I came across this term recently, and it’s a concept that I really like. A portmanteau of cooperation and competition, it rather perfectly sums up my philosophy on working with other composers: yes, we’re in competition to a certain degree (there are only so many pieces that can be performed on this or that concert, only so many projects get funded through NMUSA, etc), but the nature of our field is such that by working together and pooling our resources, we can create more opportunities for all of us.
It’s for this reason that I love the idea of composer collectives. Ideally, everyone in the collective has something to offer to the group – connections, a special skill set, etc – and each member is responsible to some degree for promoting the group’s interests. By pooling their intellectual, artistic, and financial resources, the collective can put on concerts featuring the music of its members, or they can use those resources to make commercial-quality recordings of their works, amongst other possibilities. An individual might have a difficult time organizing such endeavors on their own – and may find it impossible to come up with the funds -, but a collective can spread the responsibilities and financial burden across its entire membership.
Similarly, I’ve been thinking lately about the idea of composer-run small presses.
A collective of composers could easily found a small publishing company for its members. Each composer could be held responsible for different tasks within the company – tracking sales, marketing, bookkeeping, outreach to performers, proofreading and editing the scores, etc. Whereas a single self-published composer would be responsible for all of these things, and may have a difficult time keeping up, this scenario would allow each member to be more focused on one or two tasks to which they’re well-suited, which ultimately leaves more time for composing.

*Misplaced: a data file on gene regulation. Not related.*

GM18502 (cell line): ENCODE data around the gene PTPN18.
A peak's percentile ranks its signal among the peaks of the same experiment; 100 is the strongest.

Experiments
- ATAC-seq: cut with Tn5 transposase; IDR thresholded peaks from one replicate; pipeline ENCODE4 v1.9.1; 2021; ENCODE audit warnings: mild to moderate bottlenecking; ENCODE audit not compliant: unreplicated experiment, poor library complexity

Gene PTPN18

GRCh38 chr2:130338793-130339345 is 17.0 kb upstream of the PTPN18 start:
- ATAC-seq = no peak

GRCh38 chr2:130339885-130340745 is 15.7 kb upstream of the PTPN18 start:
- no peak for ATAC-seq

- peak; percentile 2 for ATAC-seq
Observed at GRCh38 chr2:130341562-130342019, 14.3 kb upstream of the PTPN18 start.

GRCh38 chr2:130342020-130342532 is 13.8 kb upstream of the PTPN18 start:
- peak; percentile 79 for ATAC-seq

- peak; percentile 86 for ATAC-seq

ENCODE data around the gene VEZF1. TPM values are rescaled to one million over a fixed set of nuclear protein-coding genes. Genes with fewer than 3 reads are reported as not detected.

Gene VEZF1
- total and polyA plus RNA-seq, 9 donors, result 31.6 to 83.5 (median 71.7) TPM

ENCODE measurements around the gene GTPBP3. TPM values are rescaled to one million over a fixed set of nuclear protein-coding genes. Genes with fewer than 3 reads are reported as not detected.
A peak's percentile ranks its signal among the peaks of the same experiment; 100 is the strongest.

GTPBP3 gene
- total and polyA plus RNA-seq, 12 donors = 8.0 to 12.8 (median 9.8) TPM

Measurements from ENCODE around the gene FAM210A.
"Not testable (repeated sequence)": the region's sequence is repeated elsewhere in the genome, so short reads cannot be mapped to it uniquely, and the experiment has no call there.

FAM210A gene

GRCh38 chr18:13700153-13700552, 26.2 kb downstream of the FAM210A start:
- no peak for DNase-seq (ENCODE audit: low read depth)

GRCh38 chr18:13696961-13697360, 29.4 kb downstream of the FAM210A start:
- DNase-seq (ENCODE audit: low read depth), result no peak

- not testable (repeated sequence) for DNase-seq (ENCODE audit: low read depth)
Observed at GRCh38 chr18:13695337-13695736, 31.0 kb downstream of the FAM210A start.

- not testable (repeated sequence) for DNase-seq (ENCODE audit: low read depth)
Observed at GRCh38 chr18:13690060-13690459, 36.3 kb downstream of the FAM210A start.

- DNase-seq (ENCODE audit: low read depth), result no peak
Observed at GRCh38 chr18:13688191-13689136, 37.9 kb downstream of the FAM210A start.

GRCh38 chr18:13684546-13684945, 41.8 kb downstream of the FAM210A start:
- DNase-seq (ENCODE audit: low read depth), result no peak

Off the top of my head, I can see this working in a handful of ways:
1) The composers could pool all of their works in the publishing company, and allow the company to create (essentially) imprints. The imprints could be by composer, where each member has a brand that is a part of the whole, but slightly distinct; or it could be by instrumentation, where vocal music, choral music, chamber music, and large ensemble music are separated out, which could make marketing much easier, since each imprint would be focused on a particular segment of the performing world.
Mock-up for similarly branded imprints in a publisher’s catalog
2) The composers could pool only particular types of their works in the publishing company, retaining publication and distribution rights to the remainder of their catalogs. This allows the publishing company to narrow its focus to a particular market, and would probably be most ideally-suited to choral or band works.
Although I don’t know the inner workings of the group, the Independent Music Publishers Cooperative (imp.coop) seems to operate in a manner similar to the latter form. (Although I think that each composer publishes their own works, and the group acts as more of an umbrella for the sake of publicity and resource-sharing.) The composers in the group all write a significant amount of music for choirs, and they’ve found a way to increase the visibility of their individual members by pooling resources. The group is a fixture at choral conferences – they always have a booth with racks of music, which is much more affordable to manage when everyone pitches in. I saw them in action in 2013 at the national ACDA conference, in Dallas. Everyone took shifts manning the table to handle sales, and at least one of them would be hanging out by the racks, ready to answer questions and offer suggestions based on a director’s needs. Invariably, the composer-on-dutyr would reach for a piece by one of the other members of the group, saying, “You’ll love this one,” or “I think this would be perfect for your group.” The composers look out for one another. As a consequence, they strengthen their bonds to one another, and they add to the stability of their company, which benefits everyone, financially, personally, and artistically.